Analysis of volatile organic compounds (VOCs) in exhaled breath is of increasing interest in the diagnosis of lung infection. Over 2,000 VOCs can be detected through gas chromatography and mass spectrometry (GC-MS); patterns of VOC detected can offer information on chronic obstructive pulmonary disease, asthma, lung cancer and interstitial lung disease. Unfortunately, GC-MS while highly sensitive cannot be done at the bedside and at best takes hours to prepare samples, run the analysis and then interpret the results.
Compared with other methods of breath analysis, ion mobility spectrometry (IMS) offers a tenfold higher detection rate of VOCs. By coupling an ion mobility spectrometer with a GC column, GC-IMS offers immediate twofold separation of VOCs with visualisation in a three-dimensional chromatogram. The total analysis time is about 300 seconds and the equipment has been miniaturised to allow bedside analysis.
The primary objective of this trial is to perform an GC-IMS metabolomic definition study in patients with clinical features consistent with pneumonia or chest infection to identify a signature of COVID-19 pneumonia in patients exposed to SARS-CoV-2, compared to unexposed patients or those without pneumonia. This would allow for the identification of biomarkers in breath that characterise COVID-19.
Trauma remains a major cause of mortality and morbidity. 10% of blunt force trauma patients admitted to a major trauma centre will have sustained one or more fractured ribs, which may cause significant pain and problems with breathing.
To establish the outcome of rib fractures and their treatments it is important to know what to measure, and how to measure this accurately. A patient reported outcome measure (PROM) is a questionnaire used to measure patient reported outcomes, to show how the patient is doing from their perspective.
Whilst there is ongoing interest in surgery to fix broken ribs, there is no PROM specifically designed for patients with broken ribs following chest trauma. Therefore, it is not clear whether the symptoms that are most important to these patients are being represented by the current outcome measures. This study aims to create a PROM specific to rib fracture patients to give us a better understanding of whether a new treatment actually makes a difference to the patient’s recovery.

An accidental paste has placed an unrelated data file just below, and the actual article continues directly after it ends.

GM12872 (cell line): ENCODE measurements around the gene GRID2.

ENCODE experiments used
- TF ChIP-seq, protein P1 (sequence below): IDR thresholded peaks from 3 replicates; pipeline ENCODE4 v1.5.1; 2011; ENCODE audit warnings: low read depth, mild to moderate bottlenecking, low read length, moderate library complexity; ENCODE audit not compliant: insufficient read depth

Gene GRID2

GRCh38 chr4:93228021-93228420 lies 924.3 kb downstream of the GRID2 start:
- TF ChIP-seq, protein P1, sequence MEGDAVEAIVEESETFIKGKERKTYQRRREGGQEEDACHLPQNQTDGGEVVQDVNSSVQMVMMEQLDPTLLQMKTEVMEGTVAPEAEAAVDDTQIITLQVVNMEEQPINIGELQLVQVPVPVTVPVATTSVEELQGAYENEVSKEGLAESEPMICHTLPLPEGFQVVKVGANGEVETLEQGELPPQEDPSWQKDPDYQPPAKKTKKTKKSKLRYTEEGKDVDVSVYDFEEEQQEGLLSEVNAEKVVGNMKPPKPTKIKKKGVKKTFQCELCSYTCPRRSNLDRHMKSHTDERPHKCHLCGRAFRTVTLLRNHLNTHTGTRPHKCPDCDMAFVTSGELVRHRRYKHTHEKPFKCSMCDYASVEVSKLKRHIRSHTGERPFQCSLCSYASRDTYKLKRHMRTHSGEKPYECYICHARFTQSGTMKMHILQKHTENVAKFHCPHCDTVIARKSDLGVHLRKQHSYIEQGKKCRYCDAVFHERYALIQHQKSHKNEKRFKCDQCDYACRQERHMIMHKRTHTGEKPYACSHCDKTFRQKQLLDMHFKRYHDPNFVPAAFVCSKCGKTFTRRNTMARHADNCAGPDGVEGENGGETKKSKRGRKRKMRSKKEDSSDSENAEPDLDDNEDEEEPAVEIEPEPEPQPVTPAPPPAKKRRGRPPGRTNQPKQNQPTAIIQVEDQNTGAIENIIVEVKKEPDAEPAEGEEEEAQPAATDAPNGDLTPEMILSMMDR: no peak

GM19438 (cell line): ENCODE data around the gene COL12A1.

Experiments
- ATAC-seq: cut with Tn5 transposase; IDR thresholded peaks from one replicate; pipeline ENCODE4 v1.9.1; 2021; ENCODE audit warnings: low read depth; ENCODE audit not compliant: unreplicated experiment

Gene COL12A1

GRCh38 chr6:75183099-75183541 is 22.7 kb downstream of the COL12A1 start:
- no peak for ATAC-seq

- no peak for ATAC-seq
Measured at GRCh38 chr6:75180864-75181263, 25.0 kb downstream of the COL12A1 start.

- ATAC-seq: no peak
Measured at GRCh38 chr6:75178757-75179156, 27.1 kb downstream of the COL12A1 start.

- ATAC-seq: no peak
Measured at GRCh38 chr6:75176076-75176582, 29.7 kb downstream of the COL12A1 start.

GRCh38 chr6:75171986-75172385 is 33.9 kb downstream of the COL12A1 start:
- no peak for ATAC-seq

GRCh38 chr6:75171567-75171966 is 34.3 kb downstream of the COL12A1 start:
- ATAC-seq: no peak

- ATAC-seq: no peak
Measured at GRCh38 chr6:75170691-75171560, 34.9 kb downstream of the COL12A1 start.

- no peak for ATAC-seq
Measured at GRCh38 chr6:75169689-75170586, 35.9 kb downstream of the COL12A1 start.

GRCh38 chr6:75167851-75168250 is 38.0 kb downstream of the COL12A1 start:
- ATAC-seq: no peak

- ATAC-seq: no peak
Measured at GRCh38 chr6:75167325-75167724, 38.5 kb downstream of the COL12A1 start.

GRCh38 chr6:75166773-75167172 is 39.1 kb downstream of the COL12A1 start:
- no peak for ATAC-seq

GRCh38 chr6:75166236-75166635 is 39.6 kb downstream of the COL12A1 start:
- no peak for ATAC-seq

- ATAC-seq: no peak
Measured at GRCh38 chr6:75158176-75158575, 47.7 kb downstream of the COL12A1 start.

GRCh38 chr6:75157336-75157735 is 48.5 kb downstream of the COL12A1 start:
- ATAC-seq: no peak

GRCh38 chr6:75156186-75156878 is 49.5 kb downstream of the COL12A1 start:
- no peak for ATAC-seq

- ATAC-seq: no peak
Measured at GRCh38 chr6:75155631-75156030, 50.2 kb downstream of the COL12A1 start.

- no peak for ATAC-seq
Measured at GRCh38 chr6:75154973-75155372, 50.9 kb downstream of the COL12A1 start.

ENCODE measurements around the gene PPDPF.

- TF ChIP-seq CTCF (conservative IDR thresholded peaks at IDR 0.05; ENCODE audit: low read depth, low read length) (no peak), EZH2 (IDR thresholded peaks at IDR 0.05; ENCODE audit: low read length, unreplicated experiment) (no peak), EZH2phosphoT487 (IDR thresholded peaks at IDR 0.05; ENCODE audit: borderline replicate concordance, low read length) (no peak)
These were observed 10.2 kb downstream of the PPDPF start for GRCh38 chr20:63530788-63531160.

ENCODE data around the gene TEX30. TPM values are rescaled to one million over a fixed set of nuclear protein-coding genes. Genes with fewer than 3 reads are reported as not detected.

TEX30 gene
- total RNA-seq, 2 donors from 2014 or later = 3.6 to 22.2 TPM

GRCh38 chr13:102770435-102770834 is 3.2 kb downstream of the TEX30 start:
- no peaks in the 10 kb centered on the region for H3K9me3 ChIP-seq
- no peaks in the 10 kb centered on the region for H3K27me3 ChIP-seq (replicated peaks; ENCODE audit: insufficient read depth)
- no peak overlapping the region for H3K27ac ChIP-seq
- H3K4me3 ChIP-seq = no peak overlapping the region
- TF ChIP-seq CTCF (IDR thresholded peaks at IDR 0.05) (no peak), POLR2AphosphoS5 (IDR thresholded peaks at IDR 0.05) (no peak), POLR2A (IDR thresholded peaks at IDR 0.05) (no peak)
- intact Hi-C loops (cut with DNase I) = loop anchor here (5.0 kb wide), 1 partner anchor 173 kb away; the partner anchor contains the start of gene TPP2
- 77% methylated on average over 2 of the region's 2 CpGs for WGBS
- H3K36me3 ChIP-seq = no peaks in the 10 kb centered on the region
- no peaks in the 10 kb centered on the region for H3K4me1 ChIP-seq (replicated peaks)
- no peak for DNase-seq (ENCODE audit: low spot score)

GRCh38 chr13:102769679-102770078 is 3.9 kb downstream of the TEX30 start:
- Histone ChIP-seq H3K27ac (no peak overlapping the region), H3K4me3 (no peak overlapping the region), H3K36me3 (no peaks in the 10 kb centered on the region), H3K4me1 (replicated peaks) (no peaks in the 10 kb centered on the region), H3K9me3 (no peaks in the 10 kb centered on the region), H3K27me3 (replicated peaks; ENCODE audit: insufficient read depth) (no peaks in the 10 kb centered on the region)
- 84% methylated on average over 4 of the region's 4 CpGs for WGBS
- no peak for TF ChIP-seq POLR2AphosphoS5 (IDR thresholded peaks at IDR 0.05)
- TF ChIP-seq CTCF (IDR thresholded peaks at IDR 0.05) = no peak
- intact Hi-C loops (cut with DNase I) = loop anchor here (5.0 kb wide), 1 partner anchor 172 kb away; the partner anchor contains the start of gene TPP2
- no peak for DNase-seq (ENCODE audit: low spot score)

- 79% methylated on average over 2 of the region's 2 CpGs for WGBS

The 1st part of the study involves asking patients with rib fractures to help design a new PROM. This will be conducted through focus groups at a site in Nottingham. The 2nd part of the study entails field testing, whereby patients with rib fractures will be asked to test this new PROM. This will be conducted across multiple secondary care settings in the UK, including the Royal Infirmary of Edinburgh. The study is expected to run for approximately 2 years, with recruitment targets of 50 patients for the PROM Creation phase and 250 for the Field Testing phase.
People who develop an Acute Kidney Injury (AKI) often have a poor prognosis and many go on to develop chronic kidney disease (CKD). The recognition that AKI and CKD are linked is recent and the molecular pathways that control the transition from acute injury to chronic disease are not well defined. Currently there are no specific treatments that reduce the risk of progressing to CKD after AKI.
Preliminary investigations (not yet published) suggest that AKI causes sustained activation of the endothelin (ET) system to the long-term detriment of renal and systemic haemodynamic function. These pilot data form the basis of our project that seeks to determine whether the ET system is active in patients with AKI and, thus, represents a potential target for therapeutic intervention.
KRAKIL aims to recruit altogether 100 patients from across the emergency department, acute medical unit and inpatient wards at the Royal Infirmary. 50 of which with AKI’s and 50 matched controls with normal kidney function. We will monitor their bloods and urine for 90 days and compare the data from between the two groups.